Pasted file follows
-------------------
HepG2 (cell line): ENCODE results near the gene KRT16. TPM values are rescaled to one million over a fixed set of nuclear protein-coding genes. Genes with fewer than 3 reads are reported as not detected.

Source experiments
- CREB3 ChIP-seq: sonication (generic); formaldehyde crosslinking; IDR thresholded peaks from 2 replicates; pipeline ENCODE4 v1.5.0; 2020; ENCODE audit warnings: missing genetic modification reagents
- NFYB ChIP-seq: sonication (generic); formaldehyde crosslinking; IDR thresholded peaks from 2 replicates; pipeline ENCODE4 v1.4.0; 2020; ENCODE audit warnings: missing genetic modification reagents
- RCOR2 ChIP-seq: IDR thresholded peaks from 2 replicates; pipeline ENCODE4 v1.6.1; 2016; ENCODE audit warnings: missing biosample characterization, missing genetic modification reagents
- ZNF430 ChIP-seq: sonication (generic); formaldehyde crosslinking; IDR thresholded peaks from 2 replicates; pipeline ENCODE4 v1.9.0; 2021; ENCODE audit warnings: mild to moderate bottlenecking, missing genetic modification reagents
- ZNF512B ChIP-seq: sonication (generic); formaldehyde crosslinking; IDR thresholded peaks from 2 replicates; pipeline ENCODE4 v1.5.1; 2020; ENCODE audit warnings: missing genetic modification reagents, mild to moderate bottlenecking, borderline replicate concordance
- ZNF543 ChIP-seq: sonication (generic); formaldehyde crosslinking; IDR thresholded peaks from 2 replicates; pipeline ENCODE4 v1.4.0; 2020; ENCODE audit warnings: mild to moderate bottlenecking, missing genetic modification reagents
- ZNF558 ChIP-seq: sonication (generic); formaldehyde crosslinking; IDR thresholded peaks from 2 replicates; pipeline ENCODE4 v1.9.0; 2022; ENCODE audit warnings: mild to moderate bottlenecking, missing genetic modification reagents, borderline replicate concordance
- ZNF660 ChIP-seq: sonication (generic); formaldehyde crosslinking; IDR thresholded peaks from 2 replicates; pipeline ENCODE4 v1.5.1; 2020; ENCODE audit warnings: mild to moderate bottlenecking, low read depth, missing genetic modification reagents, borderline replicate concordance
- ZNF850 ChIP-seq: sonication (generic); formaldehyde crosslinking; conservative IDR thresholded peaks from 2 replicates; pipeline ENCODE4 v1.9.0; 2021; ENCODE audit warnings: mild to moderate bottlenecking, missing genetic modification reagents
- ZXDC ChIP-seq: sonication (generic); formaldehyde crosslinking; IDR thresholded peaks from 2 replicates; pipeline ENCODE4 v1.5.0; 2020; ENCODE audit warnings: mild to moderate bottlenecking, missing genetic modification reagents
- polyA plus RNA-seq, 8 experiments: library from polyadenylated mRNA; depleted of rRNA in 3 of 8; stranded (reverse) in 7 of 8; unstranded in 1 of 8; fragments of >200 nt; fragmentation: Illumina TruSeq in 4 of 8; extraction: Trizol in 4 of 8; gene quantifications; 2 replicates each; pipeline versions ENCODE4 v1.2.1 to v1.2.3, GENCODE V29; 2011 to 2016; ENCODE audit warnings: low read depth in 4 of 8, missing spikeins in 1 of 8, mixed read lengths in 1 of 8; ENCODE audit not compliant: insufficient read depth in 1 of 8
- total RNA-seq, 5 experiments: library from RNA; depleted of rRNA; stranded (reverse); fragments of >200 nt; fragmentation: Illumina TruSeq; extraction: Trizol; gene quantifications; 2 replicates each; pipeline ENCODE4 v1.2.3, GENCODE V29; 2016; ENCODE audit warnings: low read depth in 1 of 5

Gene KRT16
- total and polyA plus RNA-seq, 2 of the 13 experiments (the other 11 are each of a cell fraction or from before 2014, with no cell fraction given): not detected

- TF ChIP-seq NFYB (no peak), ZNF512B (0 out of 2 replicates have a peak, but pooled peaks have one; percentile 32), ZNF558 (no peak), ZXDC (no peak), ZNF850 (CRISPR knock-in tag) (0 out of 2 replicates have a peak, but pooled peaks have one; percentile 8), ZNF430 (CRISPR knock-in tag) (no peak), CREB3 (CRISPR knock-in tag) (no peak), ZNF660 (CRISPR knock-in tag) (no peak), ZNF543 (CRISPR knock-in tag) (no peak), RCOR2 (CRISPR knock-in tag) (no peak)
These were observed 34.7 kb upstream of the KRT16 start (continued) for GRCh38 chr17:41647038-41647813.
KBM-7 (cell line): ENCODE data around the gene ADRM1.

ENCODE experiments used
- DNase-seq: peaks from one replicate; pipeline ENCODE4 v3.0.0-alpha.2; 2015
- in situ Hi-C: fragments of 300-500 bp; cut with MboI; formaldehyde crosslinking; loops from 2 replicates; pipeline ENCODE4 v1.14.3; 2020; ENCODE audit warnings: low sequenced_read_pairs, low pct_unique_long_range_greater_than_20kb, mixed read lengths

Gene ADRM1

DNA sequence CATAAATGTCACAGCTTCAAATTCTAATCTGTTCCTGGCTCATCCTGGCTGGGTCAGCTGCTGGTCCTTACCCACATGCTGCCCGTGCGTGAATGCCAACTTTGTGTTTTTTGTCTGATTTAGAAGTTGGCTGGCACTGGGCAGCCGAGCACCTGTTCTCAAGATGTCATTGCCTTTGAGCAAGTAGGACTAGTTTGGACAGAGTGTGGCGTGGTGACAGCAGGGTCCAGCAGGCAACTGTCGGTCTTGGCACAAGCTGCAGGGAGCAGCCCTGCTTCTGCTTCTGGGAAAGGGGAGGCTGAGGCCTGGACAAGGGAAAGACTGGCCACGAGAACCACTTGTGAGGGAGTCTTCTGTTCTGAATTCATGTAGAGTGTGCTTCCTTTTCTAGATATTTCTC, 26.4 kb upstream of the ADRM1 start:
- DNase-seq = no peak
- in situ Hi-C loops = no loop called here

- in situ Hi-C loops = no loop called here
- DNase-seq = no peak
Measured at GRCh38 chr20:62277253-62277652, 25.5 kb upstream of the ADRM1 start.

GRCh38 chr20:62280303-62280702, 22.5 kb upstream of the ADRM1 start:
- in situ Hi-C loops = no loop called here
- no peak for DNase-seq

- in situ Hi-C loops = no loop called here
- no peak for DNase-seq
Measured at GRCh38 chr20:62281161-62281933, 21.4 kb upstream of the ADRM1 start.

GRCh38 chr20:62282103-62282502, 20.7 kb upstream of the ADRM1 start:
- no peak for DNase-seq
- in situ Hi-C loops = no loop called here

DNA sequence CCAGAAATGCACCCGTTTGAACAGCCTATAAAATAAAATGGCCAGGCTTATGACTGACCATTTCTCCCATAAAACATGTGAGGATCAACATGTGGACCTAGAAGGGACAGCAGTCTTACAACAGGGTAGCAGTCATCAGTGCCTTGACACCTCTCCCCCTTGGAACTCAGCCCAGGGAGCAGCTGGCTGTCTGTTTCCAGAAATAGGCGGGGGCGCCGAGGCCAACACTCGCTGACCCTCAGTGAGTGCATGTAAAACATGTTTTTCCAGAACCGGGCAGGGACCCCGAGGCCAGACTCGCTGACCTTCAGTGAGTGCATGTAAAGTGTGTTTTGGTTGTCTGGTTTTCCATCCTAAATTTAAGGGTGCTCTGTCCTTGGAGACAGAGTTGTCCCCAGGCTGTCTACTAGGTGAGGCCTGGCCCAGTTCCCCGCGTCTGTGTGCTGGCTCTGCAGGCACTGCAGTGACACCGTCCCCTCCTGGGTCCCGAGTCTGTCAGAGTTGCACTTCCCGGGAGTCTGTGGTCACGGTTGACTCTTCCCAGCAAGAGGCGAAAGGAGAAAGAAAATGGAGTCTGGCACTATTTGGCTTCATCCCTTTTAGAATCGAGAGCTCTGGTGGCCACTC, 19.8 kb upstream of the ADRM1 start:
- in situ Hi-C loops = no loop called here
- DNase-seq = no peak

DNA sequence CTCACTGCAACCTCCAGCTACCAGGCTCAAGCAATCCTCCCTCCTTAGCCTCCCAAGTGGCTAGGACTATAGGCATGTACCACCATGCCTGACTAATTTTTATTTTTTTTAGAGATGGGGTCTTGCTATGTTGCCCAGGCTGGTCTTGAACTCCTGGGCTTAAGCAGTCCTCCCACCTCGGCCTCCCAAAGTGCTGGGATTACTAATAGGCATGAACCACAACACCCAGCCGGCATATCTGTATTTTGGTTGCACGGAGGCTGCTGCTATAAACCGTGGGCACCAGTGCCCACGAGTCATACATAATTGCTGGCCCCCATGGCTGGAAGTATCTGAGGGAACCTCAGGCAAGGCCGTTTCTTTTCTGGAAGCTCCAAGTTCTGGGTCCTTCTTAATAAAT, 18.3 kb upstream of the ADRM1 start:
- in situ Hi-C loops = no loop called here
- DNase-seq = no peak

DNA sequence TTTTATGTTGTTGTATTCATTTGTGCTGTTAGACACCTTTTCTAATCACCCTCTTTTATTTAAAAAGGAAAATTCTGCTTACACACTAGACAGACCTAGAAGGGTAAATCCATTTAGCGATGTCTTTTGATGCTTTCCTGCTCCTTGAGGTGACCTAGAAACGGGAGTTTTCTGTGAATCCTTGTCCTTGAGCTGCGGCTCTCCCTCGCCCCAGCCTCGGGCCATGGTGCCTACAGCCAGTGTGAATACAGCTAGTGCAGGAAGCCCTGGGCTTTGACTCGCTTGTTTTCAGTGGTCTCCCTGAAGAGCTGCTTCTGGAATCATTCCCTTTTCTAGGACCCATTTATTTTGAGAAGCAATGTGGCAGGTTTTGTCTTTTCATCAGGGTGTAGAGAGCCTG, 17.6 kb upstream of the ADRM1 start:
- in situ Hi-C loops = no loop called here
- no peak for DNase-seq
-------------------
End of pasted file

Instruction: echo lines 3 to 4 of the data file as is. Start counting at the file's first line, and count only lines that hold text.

- CREB3 ChIP-seq: sonication (generic); formaldehyde crosslinking; IDR thresholded peaks from 2 replicates; pipeline ENCODE4 v1.5.0; 2020; ENCODE audit warnings: missing genetic modification reagents
- NFYB ChIP-seq: sonication (generic); formaldehyde crosslinking; IDR thresholded peaks from 2 replicates; pipeline ENCODE4 v1.4.0; 2020; ENCODE audit warnings: missing genetic modification reagents